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Echeveria 'Compton Carousel' (Variegated Hens and Chicks)


Scientific Name

Echeveria 'Compton Carousel'

Common Names

Variegated Hens and Chicks


Echeveria x imbricata 'Compton Carousel', Echeveria 'Imbricata' f. variegata

Scientific Classification

Family: Crassulaceae
Subfamily: Sedoideae
Tribe: Sedeae
Subtribe: Sedinae
Genus: Echeveria


Echeveria 'Compton Carousel' is a succulent plant that forms attractive clumps, up to 6 inches (15 cm) tall, of small, tight rosettes up to 6 inches (15 cm) in diameter. The leaves are short, blue-gray and have wide, cream-colored margins with a hint of pink on older leaves and leaf margins, primarily in winter. It have nice, orange and yellow flowers on a up to 1 foot (30 cm) tall inflorescence that rises vertically and then arches over gracefully.

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USDA hardiness zones 9a to 11b: from 20 °F (−6.7 °C) to 50 °F (+10 °C).

How to Grow and Care

Most of the common Echeveria species are not complicated succulents to grow, provided you follow a few basic rules. First, be careful never to let water sit in the rosette as it can cause rot or fungal diseases that will kill the plant. Additionally, remove dead leaves from the bottom of the plant as it grows. These dead leaves provide a haven for pests and Echeverias are susceptible to mealy bugs. As with all succulents, careful watering habits and plenty of light will help ensure success.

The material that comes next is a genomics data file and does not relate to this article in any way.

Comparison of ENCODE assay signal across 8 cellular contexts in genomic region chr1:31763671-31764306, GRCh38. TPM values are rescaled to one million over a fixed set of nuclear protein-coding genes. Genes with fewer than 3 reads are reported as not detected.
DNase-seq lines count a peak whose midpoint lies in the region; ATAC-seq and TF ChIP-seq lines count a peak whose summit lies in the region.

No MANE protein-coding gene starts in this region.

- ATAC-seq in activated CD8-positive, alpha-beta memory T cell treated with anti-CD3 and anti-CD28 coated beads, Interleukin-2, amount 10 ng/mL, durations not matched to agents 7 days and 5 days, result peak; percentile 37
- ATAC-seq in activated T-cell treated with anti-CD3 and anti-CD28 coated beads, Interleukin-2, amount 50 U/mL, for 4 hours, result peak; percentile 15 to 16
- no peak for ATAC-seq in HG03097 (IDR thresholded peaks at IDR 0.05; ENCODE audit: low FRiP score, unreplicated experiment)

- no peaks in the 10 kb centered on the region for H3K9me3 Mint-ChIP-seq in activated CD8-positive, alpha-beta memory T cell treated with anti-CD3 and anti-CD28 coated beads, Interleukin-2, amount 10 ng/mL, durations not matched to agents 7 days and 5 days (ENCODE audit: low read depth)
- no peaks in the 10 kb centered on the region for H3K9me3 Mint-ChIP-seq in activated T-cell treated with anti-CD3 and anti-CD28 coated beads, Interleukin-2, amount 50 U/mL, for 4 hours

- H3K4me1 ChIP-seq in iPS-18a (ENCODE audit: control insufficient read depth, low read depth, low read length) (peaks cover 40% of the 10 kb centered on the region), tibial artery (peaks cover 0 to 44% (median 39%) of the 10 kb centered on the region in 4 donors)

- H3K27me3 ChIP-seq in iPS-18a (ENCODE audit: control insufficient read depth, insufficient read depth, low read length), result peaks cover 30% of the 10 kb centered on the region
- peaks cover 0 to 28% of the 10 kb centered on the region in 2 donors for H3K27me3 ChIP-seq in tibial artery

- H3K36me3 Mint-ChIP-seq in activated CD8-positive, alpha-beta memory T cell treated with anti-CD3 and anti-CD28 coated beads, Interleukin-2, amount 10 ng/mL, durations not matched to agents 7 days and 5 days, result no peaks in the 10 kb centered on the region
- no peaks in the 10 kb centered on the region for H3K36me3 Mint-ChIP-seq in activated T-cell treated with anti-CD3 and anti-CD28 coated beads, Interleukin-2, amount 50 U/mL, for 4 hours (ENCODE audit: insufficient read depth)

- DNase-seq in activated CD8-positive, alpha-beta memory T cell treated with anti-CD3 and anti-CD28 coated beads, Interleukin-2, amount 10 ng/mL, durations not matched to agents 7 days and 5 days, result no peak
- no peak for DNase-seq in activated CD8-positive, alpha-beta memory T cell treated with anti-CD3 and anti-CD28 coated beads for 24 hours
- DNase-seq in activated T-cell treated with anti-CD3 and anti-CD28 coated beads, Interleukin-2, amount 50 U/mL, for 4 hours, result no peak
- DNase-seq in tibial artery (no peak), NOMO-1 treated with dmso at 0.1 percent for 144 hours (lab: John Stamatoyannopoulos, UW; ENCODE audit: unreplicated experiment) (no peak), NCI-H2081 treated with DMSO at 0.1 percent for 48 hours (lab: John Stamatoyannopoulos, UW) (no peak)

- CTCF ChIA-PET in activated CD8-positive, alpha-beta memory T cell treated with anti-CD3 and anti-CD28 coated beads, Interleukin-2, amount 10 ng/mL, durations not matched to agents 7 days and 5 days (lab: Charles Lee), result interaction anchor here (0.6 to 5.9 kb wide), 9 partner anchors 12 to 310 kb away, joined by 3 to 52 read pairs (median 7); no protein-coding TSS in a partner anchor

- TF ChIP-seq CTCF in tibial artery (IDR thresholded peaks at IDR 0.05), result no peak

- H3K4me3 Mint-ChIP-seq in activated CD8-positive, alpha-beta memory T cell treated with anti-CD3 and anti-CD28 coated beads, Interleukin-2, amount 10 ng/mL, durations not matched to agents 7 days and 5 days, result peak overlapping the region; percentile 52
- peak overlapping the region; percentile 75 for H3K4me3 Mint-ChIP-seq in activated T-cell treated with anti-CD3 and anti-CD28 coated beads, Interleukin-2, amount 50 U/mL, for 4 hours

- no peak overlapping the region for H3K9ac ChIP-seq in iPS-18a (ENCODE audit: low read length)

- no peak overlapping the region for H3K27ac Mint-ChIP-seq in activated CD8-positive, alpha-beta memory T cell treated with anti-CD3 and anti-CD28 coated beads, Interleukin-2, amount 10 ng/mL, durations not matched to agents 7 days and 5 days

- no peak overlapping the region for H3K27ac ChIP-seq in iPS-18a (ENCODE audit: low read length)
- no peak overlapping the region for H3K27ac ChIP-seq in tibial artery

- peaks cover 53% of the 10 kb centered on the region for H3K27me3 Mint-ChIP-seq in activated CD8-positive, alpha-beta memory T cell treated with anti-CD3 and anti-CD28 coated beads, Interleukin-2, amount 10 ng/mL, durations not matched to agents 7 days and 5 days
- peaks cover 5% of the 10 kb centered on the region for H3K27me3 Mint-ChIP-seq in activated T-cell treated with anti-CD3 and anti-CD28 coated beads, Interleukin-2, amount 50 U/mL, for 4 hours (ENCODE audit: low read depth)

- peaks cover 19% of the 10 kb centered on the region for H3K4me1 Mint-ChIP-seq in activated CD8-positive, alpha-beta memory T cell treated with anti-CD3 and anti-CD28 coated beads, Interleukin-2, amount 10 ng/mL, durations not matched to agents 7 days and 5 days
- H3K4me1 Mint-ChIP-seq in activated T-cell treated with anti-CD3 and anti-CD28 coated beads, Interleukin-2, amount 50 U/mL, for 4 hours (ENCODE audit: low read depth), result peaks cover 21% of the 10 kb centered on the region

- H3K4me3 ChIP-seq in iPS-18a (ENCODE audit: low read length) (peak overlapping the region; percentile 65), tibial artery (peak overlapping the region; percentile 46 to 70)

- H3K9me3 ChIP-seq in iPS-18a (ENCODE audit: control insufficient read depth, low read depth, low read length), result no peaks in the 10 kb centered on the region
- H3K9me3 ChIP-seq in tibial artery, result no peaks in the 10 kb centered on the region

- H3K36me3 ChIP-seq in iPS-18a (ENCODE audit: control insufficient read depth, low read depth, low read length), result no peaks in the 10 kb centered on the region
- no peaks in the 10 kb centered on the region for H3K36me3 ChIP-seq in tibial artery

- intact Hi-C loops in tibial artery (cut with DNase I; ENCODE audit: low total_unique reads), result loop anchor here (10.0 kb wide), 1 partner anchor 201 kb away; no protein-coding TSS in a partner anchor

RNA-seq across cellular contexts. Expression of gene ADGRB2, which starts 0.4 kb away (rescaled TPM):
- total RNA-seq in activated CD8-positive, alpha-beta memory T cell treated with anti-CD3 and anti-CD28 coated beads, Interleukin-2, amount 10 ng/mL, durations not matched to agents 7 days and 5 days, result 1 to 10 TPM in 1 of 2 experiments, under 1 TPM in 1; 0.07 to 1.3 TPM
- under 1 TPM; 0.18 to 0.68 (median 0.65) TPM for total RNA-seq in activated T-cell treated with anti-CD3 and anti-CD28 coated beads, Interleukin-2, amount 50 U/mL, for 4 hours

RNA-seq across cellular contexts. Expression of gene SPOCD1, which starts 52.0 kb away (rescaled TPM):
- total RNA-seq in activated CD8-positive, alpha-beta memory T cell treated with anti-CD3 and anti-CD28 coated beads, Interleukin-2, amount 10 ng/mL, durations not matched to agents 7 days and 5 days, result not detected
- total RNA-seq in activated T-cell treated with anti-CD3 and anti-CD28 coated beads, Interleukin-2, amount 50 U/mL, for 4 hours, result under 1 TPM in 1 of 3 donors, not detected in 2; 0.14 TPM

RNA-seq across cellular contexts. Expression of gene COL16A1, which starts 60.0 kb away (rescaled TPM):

Repot as needed, preferably during the warm season. To repot a succulent, make sure the soil is dry before repotting, then gently remove the pot. Knock away the old soil from the roots, making sure to remove any rotted or dead roots in the process. Treat any cuts with a fungicide

Most Echeverias can be easily propagated from leaf cuttings, although a few are better from seeds or stem cuttings. To propagate a leaf cutting, place the individual leaf in a potting soil for succulents and cover the dish until the new plant sprouts.

Learn more at How to Grow and Care for Echeveria.


Echeveria 'Compton Carousel' certainly may share similar parentage to Echeveria 'Imbricata', which is thought to be a hybrid from the 1800s between Echeveria secunda (formery know as Echeveria glauca) and Echeveria gibbiflora 'Metallica' (formerly know as Echeveria gibbiflora var. metalica).


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